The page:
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Economics, morals and ethics August 19, 2013, 7:24 pm R. M. B.

Senanayakes letter published in The Island of 17 July deals with matters related to economics, morals and ethics. It seems to me that in economics RMBS is an out and out capitalist; in morals he is an absolutist; in ethics he is normative. Significantly, he concludes his polemic by quoting approvingly. The Economist to the effect that, "the empirical and the normative are two different things." Before I say what I mean by the technical jargon I have just used, let me confess that as an old medic my principal concern has been with human health and my judgment about what is in the best interests of human health (physical, mental, and social well being of people ) trumps everything in economics, morals and ethics.

Mass Poverty

The World Health Organization has declared that "poverty is the deadliest disease and the commonest cause of ill- health in the world." To the question: What is the main cause of mass poverty? my simple- minded one word answer is : Capitalism. And capitalism has dominated the world during the last 500 years or so. In capitalism private markets with little government intervention are the prime instruments used to produce and distribute goods, services and incomes. Capitalists believe that all that is necessary for a well ordered, prosperous society to emerge is the pursuit of wealth by individuals motivated by self- interest ( within the provisions of the criminal law). One outcome of the operation of this system is that (according to the Human Development Report ) in 2003, for example, the richest 1% of the worlds population received an income equivalent to 57% of the poorest people on earth. In the decade that has passed since then the gap between the richest and the poorest has become even wider. When I think about the three acute crises (food, fuel and financial) and the two chronic crises (climate and development ) which are responsible for the worlds current ills including the unsatisfactory state of general human health, I have to attribute them to the failure of capitalism. And yet my friend RMBS who is a kind, Godfearing, decent man remains alterably convinced that what the world needs to restore humanitys health and well-being is even more capitalism.


In morals RMBS appears to be an absolutist i.e. one who believes that there are certain actions e.g. murder, which are wrong under all circumstances. Here I have to confess that , at one stage in the long drawn-out conflict between ethnic groups in our country, when Velupillai Prabhakaran got Mr. Lakshman Kadirgamar murdered, I who believed like RMBS that murder is absolutely wrong, decided (inconsistently) that it is anyhow morally right to get Prabhakaran murdered.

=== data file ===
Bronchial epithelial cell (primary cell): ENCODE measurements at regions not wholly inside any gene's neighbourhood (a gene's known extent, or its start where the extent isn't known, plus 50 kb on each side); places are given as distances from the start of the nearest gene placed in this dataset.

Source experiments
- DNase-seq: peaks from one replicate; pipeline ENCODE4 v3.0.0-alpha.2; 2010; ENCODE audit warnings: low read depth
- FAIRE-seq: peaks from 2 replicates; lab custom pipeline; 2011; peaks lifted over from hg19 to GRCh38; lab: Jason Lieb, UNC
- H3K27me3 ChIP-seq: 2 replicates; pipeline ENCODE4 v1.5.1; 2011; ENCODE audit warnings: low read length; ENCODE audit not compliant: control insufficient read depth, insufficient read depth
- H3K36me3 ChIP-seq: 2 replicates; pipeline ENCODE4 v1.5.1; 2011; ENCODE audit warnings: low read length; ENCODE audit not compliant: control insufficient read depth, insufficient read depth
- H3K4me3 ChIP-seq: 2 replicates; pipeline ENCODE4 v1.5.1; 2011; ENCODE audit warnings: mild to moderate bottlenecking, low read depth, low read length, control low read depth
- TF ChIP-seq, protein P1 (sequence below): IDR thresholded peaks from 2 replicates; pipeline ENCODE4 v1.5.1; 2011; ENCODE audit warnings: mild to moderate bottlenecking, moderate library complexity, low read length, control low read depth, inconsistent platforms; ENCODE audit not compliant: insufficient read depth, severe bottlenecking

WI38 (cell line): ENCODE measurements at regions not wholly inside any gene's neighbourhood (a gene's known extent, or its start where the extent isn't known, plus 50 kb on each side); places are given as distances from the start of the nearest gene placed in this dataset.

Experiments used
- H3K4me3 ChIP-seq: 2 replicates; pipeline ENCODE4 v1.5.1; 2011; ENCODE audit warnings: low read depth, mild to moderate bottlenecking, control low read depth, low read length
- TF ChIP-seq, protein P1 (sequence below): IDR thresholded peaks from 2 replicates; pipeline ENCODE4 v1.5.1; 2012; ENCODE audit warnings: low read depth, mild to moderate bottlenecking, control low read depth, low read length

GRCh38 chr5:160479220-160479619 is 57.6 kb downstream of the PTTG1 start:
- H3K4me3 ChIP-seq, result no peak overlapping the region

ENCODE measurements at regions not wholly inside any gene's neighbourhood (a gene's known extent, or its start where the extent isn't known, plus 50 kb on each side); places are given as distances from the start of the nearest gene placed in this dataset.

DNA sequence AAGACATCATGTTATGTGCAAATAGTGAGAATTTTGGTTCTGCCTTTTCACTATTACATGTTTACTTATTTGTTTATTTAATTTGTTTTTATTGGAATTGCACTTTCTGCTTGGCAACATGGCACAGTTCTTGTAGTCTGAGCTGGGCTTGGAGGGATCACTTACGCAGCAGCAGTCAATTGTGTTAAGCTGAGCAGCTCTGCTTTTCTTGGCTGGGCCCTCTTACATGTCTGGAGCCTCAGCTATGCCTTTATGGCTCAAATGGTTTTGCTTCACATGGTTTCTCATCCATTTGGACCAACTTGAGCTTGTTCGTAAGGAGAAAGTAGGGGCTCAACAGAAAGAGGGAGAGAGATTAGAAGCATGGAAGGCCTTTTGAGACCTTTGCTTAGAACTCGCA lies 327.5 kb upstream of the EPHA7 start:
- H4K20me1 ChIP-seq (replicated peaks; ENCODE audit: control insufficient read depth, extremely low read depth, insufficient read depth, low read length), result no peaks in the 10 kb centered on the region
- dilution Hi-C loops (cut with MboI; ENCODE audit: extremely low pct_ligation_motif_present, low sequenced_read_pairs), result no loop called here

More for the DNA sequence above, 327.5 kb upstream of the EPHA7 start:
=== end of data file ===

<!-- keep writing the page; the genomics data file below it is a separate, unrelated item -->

When it comes to ethics, some may wonder as I once did whether morals and ethics are not one and the same thing. I gather that they are not quite the same. (According to Ben Dupre in "50 Philosophy Ideas you really need to know " ) whereas morality deals with the question, " What is the right thing to do ? ethics address the question, "what is the best way to live"? And ethics can be either normative or positivist ( empirical ). RMBS evidently fancies a normative ethics and quotes The Economist to justify his position. The Economist which began publication in 1843 has been nakedly, unashamedly and unapologetically capitalist in outlook. In economics people talk of normative economics as opposed to positivist economics. For example, in relation to tax on tobacco a positivist economist will ask only whether or not increasing tobacco tax will decrease number of smokers and if so whether it will adversely affect government revenue. On the other hand, a normative economist would favour tobacco taxation even if it decreases government revenue because it will serve to promote human health. ( Remember my dear friends who stills smoke, smoking one cigarette decreases your lifespan by seven minutes.!) Like RMBS I favour a normative approach in ethics. The problem is how my friend RMBS who is an out and out positivist, capitalist, economist can be an absolute moralist and a normative ethicist simultaneously. I am afraid that my friend is a walking contradiction!

Carlo Fonseka